Saved by the bell
Though Pender County Schools officially joined the ranks of districts across the nation removing books from school shelves, the hot topic of Tuesday evening’s meeting was the proposed change to several schools’ bell schedules.
District staff proposed three different start times for elementary, middle and high schools in the Topsail High and Heide Trask High feeder pattern. Many of the middle schools would begin school around 7 a.m., with elementary schools starting between 7:10 a.m. and 7:30 a.m., followed by the high schools at 8:15 a.m.
Students will also get out earlier, beginning at 2 p.m.
The schedule is aimed at “maximizing efficiency” of the school district’s transportation system by reducing costs and needed manpower for its buses. Essentially, Pender County Schools wants to use fewer buses to transport more students.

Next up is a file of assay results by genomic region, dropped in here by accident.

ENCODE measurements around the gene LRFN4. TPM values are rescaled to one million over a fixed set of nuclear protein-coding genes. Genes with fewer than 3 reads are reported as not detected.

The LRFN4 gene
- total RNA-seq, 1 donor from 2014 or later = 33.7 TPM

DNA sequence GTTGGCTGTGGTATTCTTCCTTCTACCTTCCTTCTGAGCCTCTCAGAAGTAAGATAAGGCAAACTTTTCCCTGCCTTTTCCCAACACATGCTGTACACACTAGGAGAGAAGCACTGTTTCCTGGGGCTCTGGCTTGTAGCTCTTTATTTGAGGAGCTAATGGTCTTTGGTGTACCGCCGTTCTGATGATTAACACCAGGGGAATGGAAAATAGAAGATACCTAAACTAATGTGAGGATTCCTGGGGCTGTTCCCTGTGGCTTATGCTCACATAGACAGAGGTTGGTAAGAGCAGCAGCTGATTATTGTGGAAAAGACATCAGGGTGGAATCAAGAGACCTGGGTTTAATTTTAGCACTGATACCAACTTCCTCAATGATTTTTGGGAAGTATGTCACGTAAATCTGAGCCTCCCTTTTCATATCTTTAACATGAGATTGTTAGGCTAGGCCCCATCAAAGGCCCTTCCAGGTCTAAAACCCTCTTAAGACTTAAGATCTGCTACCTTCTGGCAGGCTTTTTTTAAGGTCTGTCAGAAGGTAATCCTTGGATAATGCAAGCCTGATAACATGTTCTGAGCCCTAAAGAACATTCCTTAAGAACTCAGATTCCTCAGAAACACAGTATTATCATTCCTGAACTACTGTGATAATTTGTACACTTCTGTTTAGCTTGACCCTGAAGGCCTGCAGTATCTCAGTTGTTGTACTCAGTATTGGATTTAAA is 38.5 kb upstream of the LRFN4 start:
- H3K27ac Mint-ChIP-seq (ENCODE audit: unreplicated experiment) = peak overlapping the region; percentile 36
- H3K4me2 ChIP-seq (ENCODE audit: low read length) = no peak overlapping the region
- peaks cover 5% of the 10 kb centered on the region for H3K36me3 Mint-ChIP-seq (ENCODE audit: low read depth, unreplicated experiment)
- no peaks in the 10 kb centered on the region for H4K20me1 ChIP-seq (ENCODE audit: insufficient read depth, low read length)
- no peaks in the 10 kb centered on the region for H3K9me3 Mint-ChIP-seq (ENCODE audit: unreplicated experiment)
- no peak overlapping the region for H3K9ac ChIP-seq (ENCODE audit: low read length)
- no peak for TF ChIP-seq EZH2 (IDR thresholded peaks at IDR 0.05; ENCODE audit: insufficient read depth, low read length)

Right now, the district has 12 routes where the bus driver is making double runs, causing some students to remain at school under supervision while waiting for the bus, also delaying their arrivals home.
The double routes are due to a bus driver shortage, a problem many schools are facing across the state, including in neighboring New Hanover County. PCD asked the district how many bus drivers short it was, but did not receive an answer by press.
District staff shared two recent studies done by the North Carolina Department of Transportation and Edulog, a school bus routing software company. Both found the only way for the district to alleviate the double routes with current resources would be to stagger bell times.